Right ventricular failure is an important complication of LVAD therapy and is a significant contributor to postoperative morbidity and mortality. The etiology of RV failure with CF pumps is often multifactorial. The LVAD causes a leftward shift of the interventricular septum as it decompresses the LV. As the septum becomes disabled, contractility of the RV is reduced. At the same time, the RV output needs to equilibrate with the sudden increase of LV output by the LVAD. Finally, lung physiology and its response to acute injury of surgery and shock also play an important role in post-LVAD RV failure, as it increases pulmonary vascular resistance.12–15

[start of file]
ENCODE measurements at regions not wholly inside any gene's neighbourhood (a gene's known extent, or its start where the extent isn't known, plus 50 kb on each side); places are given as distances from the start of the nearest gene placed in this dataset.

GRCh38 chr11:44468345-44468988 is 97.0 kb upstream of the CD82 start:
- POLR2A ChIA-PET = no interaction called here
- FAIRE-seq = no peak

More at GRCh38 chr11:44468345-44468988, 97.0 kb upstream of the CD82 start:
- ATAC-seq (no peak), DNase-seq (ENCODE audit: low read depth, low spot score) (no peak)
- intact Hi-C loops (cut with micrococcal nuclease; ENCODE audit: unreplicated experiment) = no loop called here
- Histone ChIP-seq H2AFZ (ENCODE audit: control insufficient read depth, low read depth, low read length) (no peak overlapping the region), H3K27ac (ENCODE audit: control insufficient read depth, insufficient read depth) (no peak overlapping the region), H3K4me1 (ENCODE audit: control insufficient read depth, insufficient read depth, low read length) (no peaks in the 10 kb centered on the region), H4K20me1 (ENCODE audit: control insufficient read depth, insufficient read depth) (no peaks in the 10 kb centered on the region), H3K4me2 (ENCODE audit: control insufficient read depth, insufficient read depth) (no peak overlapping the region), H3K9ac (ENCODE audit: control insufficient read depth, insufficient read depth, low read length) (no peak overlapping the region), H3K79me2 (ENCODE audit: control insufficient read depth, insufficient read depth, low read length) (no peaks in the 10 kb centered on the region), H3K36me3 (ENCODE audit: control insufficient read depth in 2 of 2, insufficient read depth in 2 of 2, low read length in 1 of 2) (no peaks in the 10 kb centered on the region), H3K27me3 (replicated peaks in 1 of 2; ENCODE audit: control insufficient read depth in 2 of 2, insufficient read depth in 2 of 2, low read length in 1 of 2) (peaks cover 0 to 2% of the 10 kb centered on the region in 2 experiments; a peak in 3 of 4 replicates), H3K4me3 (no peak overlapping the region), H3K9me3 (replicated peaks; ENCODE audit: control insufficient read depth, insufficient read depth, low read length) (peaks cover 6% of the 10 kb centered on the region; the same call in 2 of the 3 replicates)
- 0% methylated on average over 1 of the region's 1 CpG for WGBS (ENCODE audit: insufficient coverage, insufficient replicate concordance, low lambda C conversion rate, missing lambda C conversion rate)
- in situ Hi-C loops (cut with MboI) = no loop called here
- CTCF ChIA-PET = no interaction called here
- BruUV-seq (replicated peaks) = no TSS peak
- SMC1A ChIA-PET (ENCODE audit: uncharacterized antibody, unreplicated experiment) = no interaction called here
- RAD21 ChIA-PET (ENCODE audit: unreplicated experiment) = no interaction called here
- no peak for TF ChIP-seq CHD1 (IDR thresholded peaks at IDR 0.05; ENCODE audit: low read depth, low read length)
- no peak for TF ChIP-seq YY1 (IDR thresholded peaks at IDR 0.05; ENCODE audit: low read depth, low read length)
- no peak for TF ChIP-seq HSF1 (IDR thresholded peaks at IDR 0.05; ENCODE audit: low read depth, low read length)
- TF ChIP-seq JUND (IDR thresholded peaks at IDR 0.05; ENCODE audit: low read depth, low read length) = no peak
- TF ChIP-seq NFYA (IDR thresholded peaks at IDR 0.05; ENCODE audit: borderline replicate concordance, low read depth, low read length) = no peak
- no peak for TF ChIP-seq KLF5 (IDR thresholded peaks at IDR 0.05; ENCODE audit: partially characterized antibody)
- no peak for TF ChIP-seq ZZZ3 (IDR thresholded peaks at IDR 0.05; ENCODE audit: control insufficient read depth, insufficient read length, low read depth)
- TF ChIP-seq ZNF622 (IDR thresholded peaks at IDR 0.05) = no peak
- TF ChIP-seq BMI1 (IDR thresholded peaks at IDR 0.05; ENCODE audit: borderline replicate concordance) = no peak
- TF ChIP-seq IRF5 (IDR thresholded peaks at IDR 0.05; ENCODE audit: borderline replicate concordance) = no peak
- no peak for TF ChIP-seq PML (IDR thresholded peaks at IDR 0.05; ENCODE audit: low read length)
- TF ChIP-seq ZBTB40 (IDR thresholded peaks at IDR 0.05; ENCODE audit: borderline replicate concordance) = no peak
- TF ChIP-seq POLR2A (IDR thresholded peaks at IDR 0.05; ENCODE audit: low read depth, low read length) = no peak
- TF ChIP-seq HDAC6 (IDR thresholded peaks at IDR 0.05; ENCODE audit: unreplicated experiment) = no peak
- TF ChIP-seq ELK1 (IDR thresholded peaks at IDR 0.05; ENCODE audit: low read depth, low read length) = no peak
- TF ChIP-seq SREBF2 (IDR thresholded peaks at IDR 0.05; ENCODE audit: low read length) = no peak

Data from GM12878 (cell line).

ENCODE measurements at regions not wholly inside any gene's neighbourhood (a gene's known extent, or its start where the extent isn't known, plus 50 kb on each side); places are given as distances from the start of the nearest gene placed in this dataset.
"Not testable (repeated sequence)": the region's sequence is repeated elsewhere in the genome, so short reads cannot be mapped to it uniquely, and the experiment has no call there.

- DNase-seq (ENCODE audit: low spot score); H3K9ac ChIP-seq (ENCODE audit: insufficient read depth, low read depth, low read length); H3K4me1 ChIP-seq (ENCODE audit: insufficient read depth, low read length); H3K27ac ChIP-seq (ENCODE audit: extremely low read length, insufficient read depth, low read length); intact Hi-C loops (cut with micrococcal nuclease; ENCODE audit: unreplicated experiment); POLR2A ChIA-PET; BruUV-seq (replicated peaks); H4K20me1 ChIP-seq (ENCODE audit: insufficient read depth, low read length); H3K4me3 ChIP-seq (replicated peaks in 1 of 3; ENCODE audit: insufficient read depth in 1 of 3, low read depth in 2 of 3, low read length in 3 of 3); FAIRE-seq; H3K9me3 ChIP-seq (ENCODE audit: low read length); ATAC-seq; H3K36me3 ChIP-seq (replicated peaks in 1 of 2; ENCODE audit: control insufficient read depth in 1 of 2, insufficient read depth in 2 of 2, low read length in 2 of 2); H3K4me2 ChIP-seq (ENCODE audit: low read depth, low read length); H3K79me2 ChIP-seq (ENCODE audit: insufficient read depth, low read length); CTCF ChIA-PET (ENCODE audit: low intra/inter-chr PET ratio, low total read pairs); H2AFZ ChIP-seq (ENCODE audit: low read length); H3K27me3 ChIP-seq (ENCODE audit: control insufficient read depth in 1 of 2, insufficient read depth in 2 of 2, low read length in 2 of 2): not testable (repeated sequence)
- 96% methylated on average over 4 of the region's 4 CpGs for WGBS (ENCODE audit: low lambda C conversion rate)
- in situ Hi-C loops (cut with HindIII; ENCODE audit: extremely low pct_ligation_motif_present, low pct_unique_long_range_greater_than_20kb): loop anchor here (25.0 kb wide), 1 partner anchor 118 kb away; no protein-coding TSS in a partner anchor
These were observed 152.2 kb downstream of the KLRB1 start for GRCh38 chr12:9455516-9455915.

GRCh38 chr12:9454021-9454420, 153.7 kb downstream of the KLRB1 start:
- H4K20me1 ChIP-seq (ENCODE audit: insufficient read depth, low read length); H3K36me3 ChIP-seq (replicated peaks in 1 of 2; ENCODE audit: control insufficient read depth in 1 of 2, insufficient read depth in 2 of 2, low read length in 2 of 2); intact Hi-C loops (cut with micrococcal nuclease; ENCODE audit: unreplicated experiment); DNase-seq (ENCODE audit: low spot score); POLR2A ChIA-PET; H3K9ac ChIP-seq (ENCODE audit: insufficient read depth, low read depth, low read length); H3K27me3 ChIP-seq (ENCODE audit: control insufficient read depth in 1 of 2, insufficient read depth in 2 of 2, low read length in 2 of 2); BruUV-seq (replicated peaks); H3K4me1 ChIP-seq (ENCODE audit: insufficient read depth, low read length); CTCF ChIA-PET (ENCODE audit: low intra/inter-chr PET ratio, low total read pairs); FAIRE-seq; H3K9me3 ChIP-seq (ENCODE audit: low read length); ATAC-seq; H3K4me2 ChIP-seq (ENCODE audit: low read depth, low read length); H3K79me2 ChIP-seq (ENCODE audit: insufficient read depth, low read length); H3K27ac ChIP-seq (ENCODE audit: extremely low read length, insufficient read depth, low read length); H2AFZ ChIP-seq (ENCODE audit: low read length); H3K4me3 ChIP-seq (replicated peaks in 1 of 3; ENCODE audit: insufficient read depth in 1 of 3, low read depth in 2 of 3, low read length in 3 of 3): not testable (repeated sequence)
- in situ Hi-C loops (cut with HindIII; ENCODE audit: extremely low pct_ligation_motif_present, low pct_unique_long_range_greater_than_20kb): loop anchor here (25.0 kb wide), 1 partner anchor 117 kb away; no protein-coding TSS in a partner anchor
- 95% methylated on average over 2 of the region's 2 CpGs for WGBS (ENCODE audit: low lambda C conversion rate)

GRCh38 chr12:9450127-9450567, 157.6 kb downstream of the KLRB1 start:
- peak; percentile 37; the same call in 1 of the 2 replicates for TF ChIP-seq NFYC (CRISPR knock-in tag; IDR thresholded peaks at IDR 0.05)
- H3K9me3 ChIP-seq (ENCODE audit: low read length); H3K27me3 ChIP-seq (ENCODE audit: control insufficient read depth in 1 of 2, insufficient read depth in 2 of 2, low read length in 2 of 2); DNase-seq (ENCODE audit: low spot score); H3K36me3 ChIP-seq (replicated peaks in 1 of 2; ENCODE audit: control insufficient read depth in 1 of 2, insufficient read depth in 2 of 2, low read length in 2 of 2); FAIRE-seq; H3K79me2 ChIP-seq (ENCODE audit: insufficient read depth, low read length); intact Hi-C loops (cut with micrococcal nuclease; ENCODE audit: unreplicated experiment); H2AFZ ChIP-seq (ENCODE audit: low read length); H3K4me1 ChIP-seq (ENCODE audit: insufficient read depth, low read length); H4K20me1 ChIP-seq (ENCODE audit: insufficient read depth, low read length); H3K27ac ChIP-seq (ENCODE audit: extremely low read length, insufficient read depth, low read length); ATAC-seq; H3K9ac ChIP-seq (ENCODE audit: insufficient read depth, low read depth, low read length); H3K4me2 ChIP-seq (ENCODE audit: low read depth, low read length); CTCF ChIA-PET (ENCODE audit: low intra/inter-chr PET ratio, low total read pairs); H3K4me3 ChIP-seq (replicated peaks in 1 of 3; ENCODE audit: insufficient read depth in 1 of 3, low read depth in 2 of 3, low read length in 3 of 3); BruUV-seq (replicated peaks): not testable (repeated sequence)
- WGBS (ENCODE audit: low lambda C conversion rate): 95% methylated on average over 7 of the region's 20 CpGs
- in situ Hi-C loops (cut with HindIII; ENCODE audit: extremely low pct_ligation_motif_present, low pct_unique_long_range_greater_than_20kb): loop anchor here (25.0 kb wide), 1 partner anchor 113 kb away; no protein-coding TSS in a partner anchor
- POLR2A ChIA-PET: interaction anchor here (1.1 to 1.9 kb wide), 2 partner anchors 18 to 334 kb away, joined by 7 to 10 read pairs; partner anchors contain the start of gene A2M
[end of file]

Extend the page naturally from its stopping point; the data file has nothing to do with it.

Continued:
The main finding of our analysis was that patients with post-LVAD RV failure who required prolonged milrinone infusion had similar survivals to non-RV failure patients. In addition, these two groups had analogous postoperative complications. Although LOS was significantly longer in the milrinone group (32 vs. 20.5 days; p = 0.009), readmission rates were lower in this group compared with non-RV failure patients. Longer CPB times were also noted for the RV failure group, which would be expected owing to difficulty coming off bypass and the need for concomitant procedures, such as tricuspid valve repair (TVR) and RVAD implantation. Variables that may predicted prolonged milrinone infusion in univariate analysis included age, preoperative renal function, and previous cardiac surgery. Overall, the RV failure patients had worse preoperative renal and liver function, higher preoperative CVPs and PCWPs, received more blood transfusions, and were more likely to be on MCS and inotropes at the time of LVAD implantation. Our results are consistent with previously published reports on risk factors for post-LVAD RV failure.10,16–19